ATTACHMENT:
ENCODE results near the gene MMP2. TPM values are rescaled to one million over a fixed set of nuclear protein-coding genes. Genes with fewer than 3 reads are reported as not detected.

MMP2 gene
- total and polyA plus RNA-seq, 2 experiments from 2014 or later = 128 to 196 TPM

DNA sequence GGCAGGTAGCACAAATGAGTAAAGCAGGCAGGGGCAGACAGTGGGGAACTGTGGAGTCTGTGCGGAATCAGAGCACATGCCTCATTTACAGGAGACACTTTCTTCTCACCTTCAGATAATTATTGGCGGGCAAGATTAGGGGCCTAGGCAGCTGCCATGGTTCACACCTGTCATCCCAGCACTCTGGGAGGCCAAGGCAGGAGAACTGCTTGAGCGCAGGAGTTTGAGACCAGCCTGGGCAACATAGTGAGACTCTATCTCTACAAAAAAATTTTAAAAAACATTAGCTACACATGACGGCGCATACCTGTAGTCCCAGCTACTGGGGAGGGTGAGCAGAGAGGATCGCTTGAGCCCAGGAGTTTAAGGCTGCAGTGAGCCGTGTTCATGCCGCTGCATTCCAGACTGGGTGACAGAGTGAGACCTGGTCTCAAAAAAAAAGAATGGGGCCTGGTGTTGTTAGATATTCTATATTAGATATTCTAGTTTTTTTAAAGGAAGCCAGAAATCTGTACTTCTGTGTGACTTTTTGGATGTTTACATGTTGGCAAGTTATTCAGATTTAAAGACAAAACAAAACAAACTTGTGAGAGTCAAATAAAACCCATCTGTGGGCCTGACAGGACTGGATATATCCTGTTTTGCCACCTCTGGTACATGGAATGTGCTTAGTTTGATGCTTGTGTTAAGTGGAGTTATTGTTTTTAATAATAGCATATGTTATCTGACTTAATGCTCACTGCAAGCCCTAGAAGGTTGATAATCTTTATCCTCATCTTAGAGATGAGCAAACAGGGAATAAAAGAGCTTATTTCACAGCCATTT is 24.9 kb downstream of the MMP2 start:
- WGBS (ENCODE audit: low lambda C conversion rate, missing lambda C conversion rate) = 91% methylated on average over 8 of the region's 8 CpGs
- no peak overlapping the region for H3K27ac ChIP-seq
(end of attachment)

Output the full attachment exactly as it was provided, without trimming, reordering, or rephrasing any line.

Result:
ENCODE results near the gene MMP2. TPM values are rescaled to one million over a fixed set of nuclear protein-coding genes. Genes with fewer than 3 reads are reported as not detected.

MMP2 gene
- total and polyA plus RNA-seq, 2 experiments from 2014 or later = 128 to 196 TPM

DNA sequence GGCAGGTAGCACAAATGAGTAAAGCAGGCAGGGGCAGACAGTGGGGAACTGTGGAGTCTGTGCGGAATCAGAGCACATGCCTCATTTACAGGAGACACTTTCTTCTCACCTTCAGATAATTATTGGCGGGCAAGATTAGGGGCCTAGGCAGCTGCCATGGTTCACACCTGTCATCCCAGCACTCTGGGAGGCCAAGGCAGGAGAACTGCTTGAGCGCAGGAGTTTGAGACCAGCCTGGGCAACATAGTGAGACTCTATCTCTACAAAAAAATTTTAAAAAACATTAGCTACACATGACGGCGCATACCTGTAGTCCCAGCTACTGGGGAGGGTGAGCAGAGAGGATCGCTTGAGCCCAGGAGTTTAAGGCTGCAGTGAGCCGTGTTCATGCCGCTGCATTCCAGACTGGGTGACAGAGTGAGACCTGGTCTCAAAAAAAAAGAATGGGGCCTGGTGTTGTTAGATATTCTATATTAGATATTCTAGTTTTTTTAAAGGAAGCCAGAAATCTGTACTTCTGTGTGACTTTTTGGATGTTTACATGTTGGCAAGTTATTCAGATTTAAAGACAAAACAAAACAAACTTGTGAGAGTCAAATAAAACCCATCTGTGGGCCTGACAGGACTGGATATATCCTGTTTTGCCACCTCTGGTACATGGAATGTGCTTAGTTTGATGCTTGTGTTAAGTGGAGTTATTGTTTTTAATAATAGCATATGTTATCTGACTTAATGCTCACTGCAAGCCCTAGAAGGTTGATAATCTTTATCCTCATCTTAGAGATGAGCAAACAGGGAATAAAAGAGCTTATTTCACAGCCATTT is 24.9 kb downstream of the MMP2 start:
- WGBS (ENCODE audit: low lambda C conversion rate, missing lambda C conversion rate) = 91% methylated on average over 8 of the region's 8 CpGs
- no peak overlapping the region for H3K27ac ChIP-seq